- In addition, anxiety and stress are factors that limit and hinder social skills.
- Finally, note that psychological conditions such as antisocial personality disorder, social phobia, or agoraphobia could also behind this problem. However, these are cases in which a person deliberately avoids social contact.
Sensitivity for sensory perception
We mentioned that figures like Agatha Christie or Jorge Borges avoided social contact. Their obvious shyness made them prefer safe environments and avoid exposing themselves to situations that made them stressed and uncomfortable. Well, you can’t ask someone why it’s difficult for them to relate to people without taking into account one of the most obvious factors: the shy personality.
More than focusing on this pattern of behavior, it’d be more interesting to understand what’s behind it. Shy people perceive the outside world differently because of what’s known as sensory perception sensitivity.
- The brain of shy people is different. On average, they need more time to react to stimuli.
- They’re more introspective and reflective and this keeps them from being able to adapt to those social environments in which a given situation requires a fast response from them.
- Crowds, noise, new stimuli, or exposure to situations in which they have no control lead to stress and discomfort.
All these factors make you realize that shyness also has a neurological foundation. However, it doesn’t prevent them from learning adequate strategies to improve their social skills.
Everyone can improve their social skills. Anyone can learn to relate to each other in order to enjoy the interaction in any environment.
Here are some starting points:
- Find situations in which you feel comfortable. Perhaps you can use the Internet to search for people with common hobbies. This is a good way to find like-minded people you can feel safe with. It may help you open yourself to other social scenarios later on.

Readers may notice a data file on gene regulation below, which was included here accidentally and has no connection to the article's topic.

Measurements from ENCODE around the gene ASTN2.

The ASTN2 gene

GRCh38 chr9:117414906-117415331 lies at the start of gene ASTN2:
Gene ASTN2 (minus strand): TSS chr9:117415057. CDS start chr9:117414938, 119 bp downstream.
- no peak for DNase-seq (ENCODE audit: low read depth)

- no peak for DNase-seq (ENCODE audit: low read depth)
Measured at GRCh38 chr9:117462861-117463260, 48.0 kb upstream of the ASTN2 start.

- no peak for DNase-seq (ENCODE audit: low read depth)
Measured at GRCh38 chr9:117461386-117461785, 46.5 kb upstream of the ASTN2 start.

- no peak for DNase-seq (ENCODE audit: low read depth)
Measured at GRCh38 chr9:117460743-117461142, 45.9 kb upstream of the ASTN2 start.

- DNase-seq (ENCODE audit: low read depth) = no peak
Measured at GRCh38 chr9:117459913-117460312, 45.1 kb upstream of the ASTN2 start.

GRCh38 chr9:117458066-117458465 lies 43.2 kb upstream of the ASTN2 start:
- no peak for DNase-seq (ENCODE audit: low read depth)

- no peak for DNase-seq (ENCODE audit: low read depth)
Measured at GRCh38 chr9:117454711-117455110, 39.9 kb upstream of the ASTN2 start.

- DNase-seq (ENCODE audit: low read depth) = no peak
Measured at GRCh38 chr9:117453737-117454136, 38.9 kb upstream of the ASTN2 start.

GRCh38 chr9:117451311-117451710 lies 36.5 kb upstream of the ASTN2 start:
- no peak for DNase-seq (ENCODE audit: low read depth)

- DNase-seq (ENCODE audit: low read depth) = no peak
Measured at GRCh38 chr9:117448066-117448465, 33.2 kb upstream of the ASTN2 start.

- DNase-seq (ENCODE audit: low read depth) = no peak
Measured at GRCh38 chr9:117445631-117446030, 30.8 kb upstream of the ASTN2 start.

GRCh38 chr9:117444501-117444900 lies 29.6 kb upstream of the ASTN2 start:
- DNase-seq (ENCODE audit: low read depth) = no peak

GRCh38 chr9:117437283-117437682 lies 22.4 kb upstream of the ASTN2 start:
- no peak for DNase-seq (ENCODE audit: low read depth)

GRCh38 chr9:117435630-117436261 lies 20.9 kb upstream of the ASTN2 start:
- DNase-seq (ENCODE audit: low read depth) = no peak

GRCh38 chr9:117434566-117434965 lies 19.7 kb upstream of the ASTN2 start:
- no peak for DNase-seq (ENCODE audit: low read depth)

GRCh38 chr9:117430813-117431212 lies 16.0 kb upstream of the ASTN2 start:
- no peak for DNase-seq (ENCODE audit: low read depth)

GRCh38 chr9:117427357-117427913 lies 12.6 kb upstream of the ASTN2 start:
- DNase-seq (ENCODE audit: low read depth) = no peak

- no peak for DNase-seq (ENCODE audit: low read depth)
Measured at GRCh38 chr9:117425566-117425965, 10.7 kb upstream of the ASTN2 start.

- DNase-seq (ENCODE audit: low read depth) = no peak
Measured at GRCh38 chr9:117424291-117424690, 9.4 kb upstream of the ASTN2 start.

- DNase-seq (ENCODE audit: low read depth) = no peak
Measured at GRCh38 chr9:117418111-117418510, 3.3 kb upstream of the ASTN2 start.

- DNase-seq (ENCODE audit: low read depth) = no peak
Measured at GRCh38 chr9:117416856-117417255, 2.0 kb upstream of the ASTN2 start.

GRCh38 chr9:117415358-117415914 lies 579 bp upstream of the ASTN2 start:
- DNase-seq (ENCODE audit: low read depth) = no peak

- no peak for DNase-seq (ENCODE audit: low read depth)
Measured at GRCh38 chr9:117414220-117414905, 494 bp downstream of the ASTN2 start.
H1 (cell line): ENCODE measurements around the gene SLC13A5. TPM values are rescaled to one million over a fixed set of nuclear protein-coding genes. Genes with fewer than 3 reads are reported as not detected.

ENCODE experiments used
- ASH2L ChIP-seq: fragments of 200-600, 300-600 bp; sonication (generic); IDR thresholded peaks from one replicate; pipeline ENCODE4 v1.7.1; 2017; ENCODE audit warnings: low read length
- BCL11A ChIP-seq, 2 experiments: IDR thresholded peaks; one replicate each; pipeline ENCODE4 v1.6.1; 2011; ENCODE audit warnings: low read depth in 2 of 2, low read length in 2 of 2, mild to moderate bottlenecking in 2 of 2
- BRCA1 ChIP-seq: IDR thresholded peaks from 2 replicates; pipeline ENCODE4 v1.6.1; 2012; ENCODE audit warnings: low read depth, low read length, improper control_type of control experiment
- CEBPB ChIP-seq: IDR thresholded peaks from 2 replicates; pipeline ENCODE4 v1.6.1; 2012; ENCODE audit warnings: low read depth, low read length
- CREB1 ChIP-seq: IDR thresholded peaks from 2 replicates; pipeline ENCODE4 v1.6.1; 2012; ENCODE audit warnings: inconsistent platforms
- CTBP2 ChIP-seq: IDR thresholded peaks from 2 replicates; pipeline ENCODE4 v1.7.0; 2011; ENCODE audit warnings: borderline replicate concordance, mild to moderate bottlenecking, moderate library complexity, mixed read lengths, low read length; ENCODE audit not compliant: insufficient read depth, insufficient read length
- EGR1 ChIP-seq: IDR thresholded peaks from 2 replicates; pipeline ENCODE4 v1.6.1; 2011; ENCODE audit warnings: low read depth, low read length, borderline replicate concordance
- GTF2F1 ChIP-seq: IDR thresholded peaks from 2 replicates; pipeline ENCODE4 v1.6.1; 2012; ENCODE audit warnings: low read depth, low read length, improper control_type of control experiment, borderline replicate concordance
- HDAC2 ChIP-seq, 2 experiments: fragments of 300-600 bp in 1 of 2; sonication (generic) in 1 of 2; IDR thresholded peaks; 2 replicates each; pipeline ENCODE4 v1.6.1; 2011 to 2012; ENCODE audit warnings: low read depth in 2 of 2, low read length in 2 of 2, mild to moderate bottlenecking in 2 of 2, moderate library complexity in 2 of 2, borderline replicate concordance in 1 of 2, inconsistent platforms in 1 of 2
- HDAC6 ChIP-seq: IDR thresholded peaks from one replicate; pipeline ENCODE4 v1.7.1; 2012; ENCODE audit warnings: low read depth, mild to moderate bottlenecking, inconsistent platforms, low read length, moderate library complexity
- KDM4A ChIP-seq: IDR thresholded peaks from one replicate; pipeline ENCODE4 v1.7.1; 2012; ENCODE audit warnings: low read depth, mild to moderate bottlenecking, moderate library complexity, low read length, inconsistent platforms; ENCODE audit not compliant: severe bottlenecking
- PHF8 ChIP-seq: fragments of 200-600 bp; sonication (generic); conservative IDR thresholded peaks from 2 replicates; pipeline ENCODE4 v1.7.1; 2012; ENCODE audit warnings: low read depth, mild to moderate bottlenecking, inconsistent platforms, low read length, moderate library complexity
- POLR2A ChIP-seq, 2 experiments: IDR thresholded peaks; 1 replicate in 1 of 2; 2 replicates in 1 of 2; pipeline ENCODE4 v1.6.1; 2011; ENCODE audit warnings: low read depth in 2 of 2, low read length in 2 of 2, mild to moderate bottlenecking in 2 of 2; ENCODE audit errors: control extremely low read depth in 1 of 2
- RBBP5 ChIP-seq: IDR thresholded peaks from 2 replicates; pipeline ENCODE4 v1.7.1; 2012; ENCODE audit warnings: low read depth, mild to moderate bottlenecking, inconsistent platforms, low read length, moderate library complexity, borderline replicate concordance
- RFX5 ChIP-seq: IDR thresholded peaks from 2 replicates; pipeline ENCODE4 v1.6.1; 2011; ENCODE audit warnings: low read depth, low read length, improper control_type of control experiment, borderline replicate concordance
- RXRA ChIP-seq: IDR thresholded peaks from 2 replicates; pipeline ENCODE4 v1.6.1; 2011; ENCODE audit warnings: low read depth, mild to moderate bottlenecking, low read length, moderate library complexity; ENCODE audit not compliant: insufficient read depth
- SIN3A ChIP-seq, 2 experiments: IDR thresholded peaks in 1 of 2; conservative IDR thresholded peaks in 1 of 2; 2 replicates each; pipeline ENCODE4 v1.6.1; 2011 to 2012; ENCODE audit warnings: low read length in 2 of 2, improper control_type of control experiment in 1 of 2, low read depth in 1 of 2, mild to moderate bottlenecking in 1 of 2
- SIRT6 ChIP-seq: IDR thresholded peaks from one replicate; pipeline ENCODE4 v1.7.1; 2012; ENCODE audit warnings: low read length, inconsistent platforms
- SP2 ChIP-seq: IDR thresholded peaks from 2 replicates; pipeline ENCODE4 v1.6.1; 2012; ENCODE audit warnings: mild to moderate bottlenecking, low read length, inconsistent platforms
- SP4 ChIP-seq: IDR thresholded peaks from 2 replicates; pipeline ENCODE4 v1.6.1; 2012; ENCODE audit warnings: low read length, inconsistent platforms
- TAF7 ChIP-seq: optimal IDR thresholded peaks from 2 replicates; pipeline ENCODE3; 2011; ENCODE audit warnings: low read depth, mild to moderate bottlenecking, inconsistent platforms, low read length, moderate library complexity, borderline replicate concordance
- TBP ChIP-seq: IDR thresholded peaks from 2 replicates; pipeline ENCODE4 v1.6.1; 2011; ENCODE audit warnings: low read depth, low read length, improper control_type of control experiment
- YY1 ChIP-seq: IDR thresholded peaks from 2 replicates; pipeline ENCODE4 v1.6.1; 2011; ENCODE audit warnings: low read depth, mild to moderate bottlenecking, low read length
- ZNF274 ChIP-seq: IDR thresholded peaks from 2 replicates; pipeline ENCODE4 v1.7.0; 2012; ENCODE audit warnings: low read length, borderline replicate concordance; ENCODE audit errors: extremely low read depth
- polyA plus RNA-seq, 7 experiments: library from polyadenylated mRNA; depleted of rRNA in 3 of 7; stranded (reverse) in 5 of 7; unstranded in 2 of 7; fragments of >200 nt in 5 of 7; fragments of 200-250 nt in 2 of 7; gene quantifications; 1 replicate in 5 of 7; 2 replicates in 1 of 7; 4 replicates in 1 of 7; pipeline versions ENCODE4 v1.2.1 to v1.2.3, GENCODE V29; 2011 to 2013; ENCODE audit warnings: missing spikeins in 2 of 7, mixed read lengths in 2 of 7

- Reduce your self-demand. Avoid focusing so much on yourself, on your fear of failure, on not knowing what to say, on not liking it. Shift your gaze from the inside to the outside to let yourself go and enjoy spontaneous conversations. Don’t believe everything your mind tells you.
- Lean on trustworthy people. Share your fears with those who really know you and who can guide you.
- Learn techniques for managing stress and social anxiety.
- Strengthen your social skills and improve your communication, assertiveness, emotional management, etc.
To conclude, there’s only one thing worth highlighting here. Seek professional help if your difficulty relating to others is chronic, something you’ve been dragging on for years and that hinders your quality of life. Some therapies can make a big difference in your life. It might be the breakthrough you need the most.
All cited sources were thoroughly reviewed by our team to ensure their quality, reliability, currency, and validity. The bibliography of this article was considered reliable and of academic or scientific accuracy.
Chavira, D. A.; Stein, M. B.; Malcarne, V. L. (2002). Scrutinizing the relationship between shyness and social phobia. Journal of Anxiety Disorders. 16 (6): 585 – 98.